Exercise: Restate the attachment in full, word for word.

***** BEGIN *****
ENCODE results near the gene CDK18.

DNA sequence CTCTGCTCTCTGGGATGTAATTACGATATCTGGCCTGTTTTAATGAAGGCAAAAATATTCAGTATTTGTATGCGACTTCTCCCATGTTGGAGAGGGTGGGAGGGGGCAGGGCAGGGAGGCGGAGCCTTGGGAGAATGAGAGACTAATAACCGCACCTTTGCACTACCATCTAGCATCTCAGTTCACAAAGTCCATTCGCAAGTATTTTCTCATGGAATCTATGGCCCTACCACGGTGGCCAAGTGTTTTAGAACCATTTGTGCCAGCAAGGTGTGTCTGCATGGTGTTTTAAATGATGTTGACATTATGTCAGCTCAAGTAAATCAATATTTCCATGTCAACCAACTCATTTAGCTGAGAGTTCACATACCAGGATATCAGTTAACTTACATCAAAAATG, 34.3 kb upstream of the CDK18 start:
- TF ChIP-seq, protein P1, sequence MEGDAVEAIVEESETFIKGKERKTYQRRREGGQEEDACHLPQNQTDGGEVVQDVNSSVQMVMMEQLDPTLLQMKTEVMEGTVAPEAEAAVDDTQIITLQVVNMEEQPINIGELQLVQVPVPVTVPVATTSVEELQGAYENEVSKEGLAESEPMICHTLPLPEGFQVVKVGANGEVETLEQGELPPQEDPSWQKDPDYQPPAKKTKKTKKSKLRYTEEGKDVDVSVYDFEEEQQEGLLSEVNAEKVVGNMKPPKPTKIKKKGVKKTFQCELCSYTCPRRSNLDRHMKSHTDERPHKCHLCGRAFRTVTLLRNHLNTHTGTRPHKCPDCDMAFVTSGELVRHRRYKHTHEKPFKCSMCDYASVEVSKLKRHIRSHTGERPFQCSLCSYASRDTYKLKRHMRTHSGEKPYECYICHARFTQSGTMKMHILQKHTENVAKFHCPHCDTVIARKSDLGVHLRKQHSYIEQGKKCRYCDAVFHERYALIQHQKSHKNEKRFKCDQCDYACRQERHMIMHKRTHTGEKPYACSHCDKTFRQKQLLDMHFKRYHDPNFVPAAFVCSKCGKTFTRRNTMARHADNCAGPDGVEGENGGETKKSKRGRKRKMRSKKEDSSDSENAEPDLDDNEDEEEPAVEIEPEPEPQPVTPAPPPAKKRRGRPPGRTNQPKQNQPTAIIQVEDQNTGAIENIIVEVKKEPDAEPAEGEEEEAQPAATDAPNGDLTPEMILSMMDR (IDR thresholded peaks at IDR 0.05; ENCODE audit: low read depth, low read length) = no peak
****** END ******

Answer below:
ENCODE results near the gene CDK18.

DNA sequence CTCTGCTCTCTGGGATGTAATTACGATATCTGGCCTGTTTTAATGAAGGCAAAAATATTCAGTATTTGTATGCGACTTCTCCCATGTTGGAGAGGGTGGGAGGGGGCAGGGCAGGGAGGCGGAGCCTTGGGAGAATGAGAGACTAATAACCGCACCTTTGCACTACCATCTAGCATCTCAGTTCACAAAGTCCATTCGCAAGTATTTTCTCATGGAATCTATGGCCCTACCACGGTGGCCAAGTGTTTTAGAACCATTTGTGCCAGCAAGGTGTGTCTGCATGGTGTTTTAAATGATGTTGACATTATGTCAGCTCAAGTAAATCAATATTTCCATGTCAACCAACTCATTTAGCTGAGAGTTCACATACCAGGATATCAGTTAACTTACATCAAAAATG, 34.3 kb upstream of the CDK18 start:
- TF ChIP-seq, protein P1, sequence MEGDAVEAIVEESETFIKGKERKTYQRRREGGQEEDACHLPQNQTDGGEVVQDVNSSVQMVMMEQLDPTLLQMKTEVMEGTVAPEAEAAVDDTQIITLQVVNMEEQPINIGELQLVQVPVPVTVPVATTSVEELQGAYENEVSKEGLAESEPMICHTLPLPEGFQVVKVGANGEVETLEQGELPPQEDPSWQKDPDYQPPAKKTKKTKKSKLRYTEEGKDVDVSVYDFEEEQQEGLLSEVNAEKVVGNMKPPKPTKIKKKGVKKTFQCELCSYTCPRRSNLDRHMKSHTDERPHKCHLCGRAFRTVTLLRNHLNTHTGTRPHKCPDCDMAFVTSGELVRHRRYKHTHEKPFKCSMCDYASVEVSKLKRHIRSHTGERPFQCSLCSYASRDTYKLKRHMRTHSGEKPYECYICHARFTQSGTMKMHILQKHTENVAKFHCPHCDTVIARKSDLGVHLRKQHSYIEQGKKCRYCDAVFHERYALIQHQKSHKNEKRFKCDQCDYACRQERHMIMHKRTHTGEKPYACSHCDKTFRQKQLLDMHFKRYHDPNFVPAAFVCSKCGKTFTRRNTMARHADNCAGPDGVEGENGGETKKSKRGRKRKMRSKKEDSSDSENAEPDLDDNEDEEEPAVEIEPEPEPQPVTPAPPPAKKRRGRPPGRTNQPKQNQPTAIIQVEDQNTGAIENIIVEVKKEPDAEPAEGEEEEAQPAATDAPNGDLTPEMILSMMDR (IDR thresholded peaks at IDR 0.05; ENCODE audit: low read depth, low read length) = no peak